Toyota’s upcoming road-legal supercar could be called the GR 010

It’s no longer a mystery that Toyota is planning to deliver a road-going hypercar soon. It was showcased as a concept car back in 2018 and as a prototype during the 2020 24 Hours of Le Mans endurance race. The hypercar will be based on Toyota’s new race car built for the Le Mans Hypercar class. As a homologation special, it will have to see a production run of at least 20 units. The hypercar is rumored to arrive with up to 1,400 horsepower, but we still don’t know how it’s going to be called. The original concept was called the GR Super Sport, but a new trademark filing suggests it may have an alphanumeric name.

Toyota’s first hypercar could be called the GR 010

The Japanese company has yet to announce a name for its upcoming hypercar, but it recently submitted a trademark for the name GR 010.

Filed with the European Union Intellectual Property Office on September 23, the trademark will be used on "automobiles and structural parts thereof." This doesn’t necessarily mean that the road-legal supercar will feature this badge, but it’s a naming convention that Toyota has been using on race cars since the 1990s.

A similar name was used for the first time in 1992 when Toyota’s racing prototype for Group C was called the TS010. In 1998 and 1999, the company’s race car for the GT1 and LMGTP categories was called the TS020. Starting 2012, Toyota raced LMP1 prototypes under the names TS030, TS040, and TS050. The latter brought Toyota’s first overall win at the 24 Hours of Le Mans and followed up with similar performance in 2019 and 2020.

Will the new-generation race car be called the TS060? We don’t know. But a GR 010 badge for a road-going model, where GR stands for Gazoo Racing, Toyota’s motorsport division, makes a lot of sense.

The GR 010 won’t be Toyota’s first supercar based on a racing prototype

The Name Chosen For Toyota's New 1,400-HP Hypercar Should Have Been Obvious
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The upcoming GR 010 won’t be Toyota’s first road-legal supercar. The Japanese company built one back in 1998 when it was forced to do so by FIA rules to homologate the TS020, also known as the GT-One. The TS020 was developed as a competitor for the Mercedes-Benz CLK-GTR and Porsche 911 GT1, when regulations required for the race cars to be based on road-going models and feature a trunk. But because Toyota joined the series a bit later, it was no longer required to build 25 road-going cars, like Mercedes-Benz and Porsche. Only one road car was required, and Toyota eventually built two. Both of them are displayed in museums, so the TS-One wasn’t actually a production model, with none sold to the public. So while the GR 010 won’t be the first of its kind, it will be the first to become available to customers since Toyota needs to make 20 to homologate the race car.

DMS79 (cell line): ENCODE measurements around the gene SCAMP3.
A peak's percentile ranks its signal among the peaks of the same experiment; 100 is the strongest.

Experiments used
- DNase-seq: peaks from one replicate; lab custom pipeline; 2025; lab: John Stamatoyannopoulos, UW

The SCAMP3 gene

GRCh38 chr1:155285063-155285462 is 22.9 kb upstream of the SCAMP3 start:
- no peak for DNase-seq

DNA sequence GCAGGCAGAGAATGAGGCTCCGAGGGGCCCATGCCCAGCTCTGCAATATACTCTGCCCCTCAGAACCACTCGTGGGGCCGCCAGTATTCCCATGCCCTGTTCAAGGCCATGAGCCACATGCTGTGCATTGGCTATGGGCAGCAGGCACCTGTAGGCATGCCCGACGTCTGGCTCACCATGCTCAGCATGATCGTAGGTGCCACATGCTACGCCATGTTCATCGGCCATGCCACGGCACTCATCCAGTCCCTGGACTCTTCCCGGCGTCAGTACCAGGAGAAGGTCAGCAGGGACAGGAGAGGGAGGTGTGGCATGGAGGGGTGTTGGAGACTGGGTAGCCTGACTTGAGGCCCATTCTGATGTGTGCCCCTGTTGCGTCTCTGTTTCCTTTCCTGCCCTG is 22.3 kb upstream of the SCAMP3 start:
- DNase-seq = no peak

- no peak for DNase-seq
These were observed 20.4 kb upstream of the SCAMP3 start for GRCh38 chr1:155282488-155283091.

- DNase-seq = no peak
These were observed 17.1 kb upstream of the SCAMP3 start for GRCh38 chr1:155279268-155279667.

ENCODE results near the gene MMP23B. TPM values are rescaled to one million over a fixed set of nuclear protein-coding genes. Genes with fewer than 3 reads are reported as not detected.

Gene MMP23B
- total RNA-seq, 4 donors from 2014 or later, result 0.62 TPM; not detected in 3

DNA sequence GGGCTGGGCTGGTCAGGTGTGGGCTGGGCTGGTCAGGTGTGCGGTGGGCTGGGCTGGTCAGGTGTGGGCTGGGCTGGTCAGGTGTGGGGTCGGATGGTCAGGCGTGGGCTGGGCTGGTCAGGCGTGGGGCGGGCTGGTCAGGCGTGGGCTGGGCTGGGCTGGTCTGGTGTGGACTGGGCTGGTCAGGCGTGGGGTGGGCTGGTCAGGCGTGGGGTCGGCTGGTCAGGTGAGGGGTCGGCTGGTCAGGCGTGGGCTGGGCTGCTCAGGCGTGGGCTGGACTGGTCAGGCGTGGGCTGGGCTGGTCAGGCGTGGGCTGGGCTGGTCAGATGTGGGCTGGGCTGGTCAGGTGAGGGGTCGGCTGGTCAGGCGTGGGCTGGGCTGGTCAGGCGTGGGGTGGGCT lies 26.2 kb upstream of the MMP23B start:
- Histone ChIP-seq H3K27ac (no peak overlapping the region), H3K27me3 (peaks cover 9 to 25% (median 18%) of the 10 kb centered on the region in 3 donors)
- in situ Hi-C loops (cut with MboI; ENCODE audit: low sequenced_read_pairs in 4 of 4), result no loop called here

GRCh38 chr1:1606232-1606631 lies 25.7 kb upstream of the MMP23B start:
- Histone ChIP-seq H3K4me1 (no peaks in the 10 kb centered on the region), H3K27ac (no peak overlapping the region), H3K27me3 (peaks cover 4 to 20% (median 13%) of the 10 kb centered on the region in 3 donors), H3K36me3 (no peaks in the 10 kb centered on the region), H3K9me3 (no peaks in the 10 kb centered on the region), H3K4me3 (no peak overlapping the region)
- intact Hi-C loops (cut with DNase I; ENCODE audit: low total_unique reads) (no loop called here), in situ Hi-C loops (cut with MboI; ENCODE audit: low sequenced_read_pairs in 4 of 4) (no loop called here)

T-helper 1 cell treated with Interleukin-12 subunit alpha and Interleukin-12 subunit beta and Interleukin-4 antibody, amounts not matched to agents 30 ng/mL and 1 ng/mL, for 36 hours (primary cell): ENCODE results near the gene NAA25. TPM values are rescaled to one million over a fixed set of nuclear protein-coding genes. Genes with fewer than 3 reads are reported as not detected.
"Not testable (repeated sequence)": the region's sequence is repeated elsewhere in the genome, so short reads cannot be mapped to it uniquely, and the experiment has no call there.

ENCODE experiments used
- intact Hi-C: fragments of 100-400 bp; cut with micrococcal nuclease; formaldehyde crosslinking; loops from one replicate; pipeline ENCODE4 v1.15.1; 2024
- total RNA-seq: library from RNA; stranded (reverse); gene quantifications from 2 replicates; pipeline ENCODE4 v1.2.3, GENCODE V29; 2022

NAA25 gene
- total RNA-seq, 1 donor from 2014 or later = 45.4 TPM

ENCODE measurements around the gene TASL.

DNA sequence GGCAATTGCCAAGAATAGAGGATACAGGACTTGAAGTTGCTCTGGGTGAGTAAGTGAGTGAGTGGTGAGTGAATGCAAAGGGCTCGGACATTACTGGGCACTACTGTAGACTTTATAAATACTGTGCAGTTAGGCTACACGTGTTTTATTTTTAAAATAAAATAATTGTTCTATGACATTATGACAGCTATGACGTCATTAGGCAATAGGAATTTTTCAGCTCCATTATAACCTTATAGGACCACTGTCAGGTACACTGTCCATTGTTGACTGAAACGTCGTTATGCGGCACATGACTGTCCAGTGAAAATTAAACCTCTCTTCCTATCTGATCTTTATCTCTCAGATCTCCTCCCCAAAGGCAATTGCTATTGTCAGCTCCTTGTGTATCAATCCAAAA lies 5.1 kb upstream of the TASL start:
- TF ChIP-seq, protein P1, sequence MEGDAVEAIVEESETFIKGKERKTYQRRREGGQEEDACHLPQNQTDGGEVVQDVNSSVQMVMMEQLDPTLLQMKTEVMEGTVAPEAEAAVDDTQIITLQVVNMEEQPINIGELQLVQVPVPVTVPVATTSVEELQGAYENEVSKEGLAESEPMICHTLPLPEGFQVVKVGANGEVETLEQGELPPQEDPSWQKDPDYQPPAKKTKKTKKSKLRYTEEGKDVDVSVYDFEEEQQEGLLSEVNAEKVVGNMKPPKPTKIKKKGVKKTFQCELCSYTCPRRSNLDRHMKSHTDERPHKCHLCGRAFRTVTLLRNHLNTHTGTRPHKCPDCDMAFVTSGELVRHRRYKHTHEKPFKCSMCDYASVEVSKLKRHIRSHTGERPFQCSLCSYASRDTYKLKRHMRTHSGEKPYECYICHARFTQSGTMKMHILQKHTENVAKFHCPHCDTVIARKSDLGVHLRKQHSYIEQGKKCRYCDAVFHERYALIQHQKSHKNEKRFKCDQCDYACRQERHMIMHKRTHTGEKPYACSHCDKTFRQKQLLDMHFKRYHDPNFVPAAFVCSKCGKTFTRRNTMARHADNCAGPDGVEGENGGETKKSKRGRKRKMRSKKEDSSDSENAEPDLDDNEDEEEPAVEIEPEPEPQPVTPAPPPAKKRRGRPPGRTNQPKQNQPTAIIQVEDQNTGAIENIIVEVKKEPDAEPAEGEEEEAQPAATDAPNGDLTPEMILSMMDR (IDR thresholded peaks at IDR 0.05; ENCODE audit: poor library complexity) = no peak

Toyota GR 010 - what we know so far

The Name Chosen For Toyota's New 1,400-HP Hypercar Should Have Been Obvious
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The original concept car featured a twin-turbo, 2.4-liter V-6 engine rated at 986 horsepower, but it seems that the production model will be much more powerful than that. Word has it Toyota is still going to use the gasoline V-6, but it will add three electric motors and a battery. Total output is said to hit the 1,400-horsepower mark, which will enable the GR 010 to hit 62 mph in just 2.5 seconds.

The road-legal model will look very similar to the race car, so expect it to boast an aggressive exterior design with advanced aero features, a pointy nose, and a canopy-style cockpit with gullwing doors or even a removable top.

Toyota will reveal a more advanced concept version in November 2020, and we should find out more about it then.

Source: EUIPO

Ciprian Florea
Ciprian Florea
Senior Editor and Supercar Expert - ciprian@topspeed.com
Ciprian's passion for everything with four wheels (and more) started back when he was just a little boy, and the Lamborghini Countach was still the coolest car poster you could hang on your wall. Ciprian's career as a journalist began long before earning a Bachelor's degree, but it was only after graduating that his love for cars became a profession.  Read full bio
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